Panel 26 is shown in FIGS. 2 and 4 having a top surface and a bottom surface. Shown in FIG. 2 is the top of the panel facing the outside and illustrating the various portions and attributes thereof. Typically, the panel has a dimension of about 48" in length and about 15" in width. It embodies longitudinally oriented vent slots 32 and 32' which run through the entire length of the panel. A plurality of tack holes 34 and 34' are marked for facilitating installation, which run parallel to vent slots 32 and 32'. The tack holes are provided for initially positioning the panel over the roof ridge. Nail lines 36 and 36' serve to securely attach the panel to the roof using nails as final attachment means. Typically, linear point lines have a width of about 0.25" at which the panel is weakened allowing for easy flexibility so that the panel may conform to the underlying configuration of the roof structure. Drain slots 38 and 38' are spaced from each other at a distance of about 2".
FIG. 4 shows the bottom face or surface of panel 26 which surface faces the attic space and the roof to which the panel is secured. In the drawings the numerals 40 and 40' denote Z-shaped supports spaced at intervals to support panel 26. The Z-shaped supports are placed at about 4" from each other. In a panel having a length of 48", therefore, there are 12 Z-shaped supports. Panel 26 is further supported by Y-shaped gussets 42 and 42' positioned between each pair of Z-shaped supports. Y-shaped gussets are also spaced at about 4" from each other. In a panel having a length of 48", therefore, there are 12 Y-shaped gussets. As a result of spacing the Z-shaped supports and Y-shaped gussets as indicated, panel 26 is supported against the roof at every two-inch interval.
Panel 26 is provided with a pair of slots and pins at both end edges of the panel: one end edge has pin 44 and slot 46 while the other end edge has pin 44' and slot 46'. The pins and slots enable the positioning and connecting of one panel to the next panel during the installation process.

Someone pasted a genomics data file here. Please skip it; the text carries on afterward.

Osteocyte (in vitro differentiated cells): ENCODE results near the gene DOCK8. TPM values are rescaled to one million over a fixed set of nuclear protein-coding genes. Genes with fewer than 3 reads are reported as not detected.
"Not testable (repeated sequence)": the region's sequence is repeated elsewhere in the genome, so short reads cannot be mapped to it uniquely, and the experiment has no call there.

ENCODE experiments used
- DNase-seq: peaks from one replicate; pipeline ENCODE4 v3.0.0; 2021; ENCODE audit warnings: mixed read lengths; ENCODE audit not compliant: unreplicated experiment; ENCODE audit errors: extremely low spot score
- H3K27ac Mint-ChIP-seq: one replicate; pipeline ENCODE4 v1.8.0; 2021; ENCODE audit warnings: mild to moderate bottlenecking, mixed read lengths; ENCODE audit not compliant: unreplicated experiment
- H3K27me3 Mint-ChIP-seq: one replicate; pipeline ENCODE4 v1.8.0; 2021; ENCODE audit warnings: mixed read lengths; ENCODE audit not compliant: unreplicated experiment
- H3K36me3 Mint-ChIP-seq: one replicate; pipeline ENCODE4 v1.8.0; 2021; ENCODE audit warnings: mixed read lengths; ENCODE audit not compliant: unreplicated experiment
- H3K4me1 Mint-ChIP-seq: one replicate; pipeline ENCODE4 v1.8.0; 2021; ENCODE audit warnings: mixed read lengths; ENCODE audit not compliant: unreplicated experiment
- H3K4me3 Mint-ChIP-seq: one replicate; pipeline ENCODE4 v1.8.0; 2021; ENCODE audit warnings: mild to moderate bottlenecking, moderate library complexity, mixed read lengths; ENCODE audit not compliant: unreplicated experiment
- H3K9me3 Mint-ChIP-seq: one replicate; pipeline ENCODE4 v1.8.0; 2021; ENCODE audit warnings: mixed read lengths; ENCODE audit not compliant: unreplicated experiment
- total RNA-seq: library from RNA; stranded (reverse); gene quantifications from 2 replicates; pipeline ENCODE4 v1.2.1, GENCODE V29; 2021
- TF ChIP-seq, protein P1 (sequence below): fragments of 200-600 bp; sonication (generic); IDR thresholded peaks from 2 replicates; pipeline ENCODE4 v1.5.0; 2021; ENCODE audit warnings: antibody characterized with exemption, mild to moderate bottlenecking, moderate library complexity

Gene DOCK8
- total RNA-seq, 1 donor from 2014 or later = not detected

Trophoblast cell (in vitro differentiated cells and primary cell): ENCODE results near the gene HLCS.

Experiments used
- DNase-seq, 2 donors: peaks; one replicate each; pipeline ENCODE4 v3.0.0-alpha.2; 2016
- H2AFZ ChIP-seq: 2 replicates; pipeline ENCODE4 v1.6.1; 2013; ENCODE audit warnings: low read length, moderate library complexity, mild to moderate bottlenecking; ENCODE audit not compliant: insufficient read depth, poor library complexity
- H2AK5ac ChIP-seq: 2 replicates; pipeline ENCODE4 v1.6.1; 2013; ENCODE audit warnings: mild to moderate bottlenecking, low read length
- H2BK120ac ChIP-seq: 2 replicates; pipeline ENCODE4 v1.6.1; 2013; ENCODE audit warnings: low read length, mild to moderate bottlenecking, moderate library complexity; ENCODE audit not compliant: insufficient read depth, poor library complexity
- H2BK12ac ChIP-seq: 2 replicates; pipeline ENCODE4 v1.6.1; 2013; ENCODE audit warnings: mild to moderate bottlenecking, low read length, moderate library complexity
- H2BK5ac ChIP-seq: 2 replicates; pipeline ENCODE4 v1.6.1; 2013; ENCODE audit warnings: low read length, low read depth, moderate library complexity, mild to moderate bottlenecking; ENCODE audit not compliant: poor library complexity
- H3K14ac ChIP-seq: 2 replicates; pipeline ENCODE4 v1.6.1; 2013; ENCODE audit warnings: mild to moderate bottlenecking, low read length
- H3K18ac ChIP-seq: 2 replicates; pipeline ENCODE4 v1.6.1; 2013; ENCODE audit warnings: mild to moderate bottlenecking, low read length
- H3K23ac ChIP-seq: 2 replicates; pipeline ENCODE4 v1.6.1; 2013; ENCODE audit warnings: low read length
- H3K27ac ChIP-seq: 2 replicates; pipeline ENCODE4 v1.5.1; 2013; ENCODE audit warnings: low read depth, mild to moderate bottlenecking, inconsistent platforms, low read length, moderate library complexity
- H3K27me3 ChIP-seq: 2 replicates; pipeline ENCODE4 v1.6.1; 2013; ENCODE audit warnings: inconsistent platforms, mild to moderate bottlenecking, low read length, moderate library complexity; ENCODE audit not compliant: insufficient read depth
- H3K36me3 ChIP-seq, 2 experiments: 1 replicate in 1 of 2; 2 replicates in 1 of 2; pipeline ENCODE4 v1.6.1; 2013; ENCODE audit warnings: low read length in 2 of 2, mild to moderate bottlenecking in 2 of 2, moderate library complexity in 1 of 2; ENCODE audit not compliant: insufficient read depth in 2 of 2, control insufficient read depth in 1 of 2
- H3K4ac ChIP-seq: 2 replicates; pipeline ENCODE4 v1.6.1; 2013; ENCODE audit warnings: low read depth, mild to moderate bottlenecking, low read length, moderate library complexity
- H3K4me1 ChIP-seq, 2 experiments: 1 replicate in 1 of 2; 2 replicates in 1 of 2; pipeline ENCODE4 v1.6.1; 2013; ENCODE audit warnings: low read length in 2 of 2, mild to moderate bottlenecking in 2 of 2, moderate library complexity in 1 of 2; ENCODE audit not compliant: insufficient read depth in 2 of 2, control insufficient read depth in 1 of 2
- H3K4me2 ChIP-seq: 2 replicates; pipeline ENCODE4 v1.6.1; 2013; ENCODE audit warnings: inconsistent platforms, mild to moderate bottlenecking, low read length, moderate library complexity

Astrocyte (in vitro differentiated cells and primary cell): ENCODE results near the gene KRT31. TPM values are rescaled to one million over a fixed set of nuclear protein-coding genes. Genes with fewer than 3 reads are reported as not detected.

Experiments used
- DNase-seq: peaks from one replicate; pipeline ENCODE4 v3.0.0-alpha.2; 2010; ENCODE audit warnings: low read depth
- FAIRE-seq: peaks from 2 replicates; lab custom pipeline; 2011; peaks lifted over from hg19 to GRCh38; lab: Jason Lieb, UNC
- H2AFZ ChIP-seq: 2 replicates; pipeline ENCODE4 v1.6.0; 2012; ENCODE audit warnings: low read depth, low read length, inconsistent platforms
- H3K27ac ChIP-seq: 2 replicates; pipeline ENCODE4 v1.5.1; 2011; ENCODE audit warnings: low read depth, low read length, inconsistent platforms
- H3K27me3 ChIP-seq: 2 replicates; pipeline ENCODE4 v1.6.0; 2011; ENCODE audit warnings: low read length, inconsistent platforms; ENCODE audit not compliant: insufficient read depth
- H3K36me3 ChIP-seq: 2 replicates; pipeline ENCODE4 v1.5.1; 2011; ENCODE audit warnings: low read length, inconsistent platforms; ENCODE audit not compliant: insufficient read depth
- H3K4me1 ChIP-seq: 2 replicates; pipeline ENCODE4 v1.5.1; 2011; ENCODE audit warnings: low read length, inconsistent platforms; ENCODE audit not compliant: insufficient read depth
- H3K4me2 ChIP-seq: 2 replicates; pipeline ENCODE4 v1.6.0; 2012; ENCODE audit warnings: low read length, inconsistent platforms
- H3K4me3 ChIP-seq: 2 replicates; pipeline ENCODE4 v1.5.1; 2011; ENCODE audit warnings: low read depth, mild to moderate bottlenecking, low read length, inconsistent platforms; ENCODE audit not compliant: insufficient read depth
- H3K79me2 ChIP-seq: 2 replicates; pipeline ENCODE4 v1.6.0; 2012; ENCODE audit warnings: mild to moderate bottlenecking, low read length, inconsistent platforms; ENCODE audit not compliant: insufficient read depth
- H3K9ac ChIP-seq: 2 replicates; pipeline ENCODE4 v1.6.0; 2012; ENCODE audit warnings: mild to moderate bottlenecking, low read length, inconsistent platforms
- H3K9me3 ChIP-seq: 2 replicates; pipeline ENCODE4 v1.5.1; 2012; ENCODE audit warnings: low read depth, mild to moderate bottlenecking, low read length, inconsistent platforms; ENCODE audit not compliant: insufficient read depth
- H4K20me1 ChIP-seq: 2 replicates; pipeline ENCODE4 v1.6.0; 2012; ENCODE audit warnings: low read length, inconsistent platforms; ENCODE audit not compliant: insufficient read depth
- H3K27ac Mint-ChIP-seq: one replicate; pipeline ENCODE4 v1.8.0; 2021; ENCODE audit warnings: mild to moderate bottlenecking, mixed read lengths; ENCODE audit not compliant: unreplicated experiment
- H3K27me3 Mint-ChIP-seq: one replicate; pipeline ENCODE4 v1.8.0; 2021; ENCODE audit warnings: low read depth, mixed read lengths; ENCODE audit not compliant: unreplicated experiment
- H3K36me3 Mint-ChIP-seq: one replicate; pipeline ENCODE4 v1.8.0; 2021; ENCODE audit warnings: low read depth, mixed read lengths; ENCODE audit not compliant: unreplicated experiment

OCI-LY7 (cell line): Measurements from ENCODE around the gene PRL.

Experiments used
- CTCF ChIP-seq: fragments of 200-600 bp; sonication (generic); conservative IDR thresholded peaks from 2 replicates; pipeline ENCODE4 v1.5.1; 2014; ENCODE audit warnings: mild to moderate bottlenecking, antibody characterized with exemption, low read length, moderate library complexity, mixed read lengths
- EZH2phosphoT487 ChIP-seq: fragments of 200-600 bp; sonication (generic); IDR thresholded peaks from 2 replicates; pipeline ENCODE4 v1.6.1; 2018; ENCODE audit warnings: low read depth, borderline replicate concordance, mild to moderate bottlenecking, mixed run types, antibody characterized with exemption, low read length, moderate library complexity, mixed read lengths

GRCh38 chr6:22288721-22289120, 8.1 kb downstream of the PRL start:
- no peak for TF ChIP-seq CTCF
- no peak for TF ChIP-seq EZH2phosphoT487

To prevent leakage between the joints of two panels, panel 26 is also provided with a pair of hinges 48 and 48'. The hinges at both end edges of the panel are designed to sealingly cover the joints between two adjacent panels at the center point line 28 and immediate area on each side thereof. This area running longitudinally of the panel covers the opening or gap 22 in the peak of the roof. An overhang extension can be provided on one end of the panel in order to help further seal adjacent panels and prevent leakage.
Vent slots 32 and 32' as shown in FIGS. 1, 3 and 4 run horizontally at the two longitudinal side of panel 26 in a plurality of rows to provide for ventilation and to prevent ingress of insects into the attic space. The number of rows may be of from about 2 to about 10. The total width of the rows is typically about 1.5" while the open width is about 1/8" between the rows.
Referring to FIGS. 1, 2, 3, 4 and 5, vertical exterior baffles 50 and 50' unitary with panel 26 and running longitudinally and parallel to vent slots 32 and 32' is provided for the purpose of inducing the Bernoulli effect. As the external wind impacts on the vertical wall, it will be deflected upward towards the peak of the roof. As the wind passes over the rows of vents it will create a vacuum drawing stagnant air out from the attic space. The height of the exterior baffles is typically about 0.8". In addition, the exterior baffles 50 and 50' may include baffle extenders 52 and 52' the heights of each of which is about 1/4" and are at an angle of about 45° from the plane of the vertical baffles. The baffle extenders further improve the vacuum effect of the vertical exterior baffles. It is to be noted that vertical exterior baffles 50 and 50' and baffle extenders 52 and 52' in FIG. 5 are shown in a cross-sectional bottom view so that their orientation is opposite to those shown in FIGS. 1, 2, 3 and 4.
In FIGS. 1, 2 and 3 there are shown gutters 54 and 54' positioned between the plane of vent slots 32 and 32' and the plane of the vertical exterior baffles 50 and 50'. The plurality of drain slots 38 and 38' allow water to pass therethrough and collects in the gutters from which, in turn, the water runs down onto shingles 20 and 20'.
Reference is now being made to the supporting structure of the plastic ridge vent of the present invention As shown in FIG. 4, the bottom plan view of the plastic ridge vent, the support structure includes: a plurality of Z-shaped supports as denoted by 40 and 40'; a plurality of Y-shaped gussets as denoted by 42 and 42'; and nails in nail lines 36 and 36' located 2" from the edge of panel 26, excluding the venting section, on both sides of the ridge.